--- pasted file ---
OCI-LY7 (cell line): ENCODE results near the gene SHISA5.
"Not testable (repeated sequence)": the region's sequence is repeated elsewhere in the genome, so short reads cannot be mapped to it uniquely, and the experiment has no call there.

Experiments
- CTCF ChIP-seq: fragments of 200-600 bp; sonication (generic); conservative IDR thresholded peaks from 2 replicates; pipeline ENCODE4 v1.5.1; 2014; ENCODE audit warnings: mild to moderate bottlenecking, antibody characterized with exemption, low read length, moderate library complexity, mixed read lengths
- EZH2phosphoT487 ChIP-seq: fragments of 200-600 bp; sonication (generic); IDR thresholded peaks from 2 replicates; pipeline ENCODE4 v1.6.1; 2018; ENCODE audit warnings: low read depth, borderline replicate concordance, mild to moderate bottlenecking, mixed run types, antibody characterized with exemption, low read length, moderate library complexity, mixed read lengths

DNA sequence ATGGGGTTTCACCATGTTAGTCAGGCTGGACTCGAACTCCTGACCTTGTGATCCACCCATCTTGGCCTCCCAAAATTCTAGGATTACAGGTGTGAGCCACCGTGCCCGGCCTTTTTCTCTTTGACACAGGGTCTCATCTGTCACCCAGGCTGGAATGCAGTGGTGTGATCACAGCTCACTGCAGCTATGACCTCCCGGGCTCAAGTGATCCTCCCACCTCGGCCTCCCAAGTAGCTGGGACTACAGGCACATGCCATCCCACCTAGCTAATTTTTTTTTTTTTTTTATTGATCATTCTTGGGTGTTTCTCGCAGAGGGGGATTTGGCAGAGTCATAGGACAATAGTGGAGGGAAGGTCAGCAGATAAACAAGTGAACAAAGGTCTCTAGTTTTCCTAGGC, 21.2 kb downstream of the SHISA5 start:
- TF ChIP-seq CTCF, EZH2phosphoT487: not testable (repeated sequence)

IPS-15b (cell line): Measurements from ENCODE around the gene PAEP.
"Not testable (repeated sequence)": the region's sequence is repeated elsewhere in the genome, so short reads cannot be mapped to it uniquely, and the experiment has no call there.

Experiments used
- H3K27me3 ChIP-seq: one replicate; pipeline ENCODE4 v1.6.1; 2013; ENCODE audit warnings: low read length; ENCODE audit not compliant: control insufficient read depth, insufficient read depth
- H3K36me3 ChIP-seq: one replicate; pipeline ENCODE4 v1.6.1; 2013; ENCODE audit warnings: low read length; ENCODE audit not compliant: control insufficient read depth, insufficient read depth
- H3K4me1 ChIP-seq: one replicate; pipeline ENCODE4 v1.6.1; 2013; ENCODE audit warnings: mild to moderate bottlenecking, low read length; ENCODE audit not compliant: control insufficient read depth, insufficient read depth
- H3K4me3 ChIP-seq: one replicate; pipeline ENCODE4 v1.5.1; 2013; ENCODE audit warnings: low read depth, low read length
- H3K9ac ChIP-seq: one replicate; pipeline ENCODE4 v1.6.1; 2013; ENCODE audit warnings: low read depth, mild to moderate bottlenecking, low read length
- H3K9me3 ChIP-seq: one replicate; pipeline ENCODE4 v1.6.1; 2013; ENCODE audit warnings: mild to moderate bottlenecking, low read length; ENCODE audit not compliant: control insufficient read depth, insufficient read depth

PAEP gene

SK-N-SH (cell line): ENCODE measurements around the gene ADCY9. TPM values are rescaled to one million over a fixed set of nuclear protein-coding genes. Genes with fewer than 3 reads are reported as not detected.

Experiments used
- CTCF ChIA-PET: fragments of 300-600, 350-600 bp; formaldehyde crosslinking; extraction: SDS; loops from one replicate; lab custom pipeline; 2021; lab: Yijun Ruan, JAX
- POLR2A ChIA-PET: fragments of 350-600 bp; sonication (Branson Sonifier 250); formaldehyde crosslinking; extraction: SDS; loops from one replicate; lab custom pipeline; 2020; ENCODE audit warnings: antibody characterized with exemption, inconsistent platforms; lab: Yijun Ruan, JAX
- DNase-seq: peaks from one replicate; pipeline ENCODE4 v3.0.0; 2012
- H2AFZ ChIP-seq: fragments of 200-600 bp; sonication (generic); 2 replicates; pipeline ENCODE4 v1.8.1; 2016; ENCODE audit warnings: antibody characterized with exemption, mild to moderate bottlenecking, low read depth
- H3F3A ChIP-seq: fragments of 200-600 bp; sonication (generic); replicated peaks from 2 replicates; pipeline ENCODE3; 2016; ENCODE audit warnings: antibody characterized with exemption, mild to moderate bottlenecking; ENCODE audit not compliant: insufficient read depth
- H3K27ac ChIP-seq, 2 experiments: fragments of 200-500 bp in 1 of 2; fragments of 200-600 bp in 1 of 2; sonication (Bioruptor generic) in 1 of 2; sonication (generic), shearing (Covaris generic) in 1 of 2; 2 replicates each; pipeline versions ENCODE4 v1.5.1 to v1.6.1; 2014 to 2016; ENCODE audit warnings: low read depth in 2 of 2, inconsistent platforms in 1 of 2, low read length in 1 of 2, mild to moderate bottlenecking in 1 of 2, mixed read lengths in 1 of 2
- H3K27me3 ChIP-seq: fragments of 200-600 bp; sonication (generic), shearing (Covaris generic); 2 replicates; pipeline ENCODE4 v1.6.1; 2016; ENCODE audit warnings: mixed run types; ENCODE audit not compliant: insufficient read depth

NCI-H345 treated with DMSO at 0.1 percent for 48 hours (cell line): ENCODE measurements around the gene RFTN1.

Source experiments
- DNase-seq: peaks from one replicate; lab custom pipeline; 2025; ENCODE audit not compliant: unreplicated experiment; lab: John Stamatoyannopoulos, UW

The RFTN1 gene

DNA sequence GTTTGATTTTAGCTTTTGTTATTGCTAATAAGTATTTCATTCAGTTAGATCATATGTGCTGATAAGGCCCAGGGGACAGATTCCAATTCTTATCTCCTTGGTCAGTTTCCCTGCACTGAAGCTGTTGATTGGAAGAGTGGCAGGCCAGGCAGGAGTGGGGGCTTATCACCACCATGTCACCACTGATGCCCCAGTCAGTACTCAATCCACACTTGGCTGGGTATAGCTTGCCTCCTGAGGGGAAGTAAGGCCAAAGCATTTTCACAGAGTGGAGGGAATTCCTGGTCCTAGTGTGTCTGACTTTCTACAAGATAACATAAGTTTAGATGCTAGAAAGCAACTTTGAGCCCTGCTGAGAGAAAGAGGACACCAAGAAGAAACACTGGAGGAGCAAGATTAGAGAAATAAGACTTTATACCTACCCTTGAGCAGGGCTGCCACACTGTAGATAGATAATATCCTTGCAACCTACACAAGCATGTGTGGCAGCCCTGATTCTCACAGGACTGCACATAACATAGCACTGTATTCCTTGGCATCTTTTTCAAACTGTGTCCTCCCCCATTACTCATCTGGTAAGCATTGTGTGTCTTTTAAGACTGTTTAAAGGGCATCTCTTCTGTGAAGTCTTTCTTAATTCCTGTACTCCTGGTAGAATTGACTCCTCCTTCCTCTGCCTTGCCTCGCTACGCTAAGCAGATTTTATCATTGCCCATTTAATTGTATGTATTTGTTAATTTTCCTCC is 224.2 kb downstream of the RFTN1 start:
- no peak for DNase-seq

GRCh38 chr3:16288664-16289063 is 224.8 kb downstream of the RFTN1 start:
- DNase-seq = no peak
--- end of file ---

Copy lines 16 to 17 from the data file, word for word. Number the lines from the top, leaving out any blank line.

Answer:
- H3K9me3 ChIP-seq: one replicate; pipeline ENCODE4 v1.6.1; 2013; ENCODE audit warnings: mild to moderate bottlenecking, low read length; ENCODE audit not compliant: control insufficient read depth, insufficient read depth

PAEP gene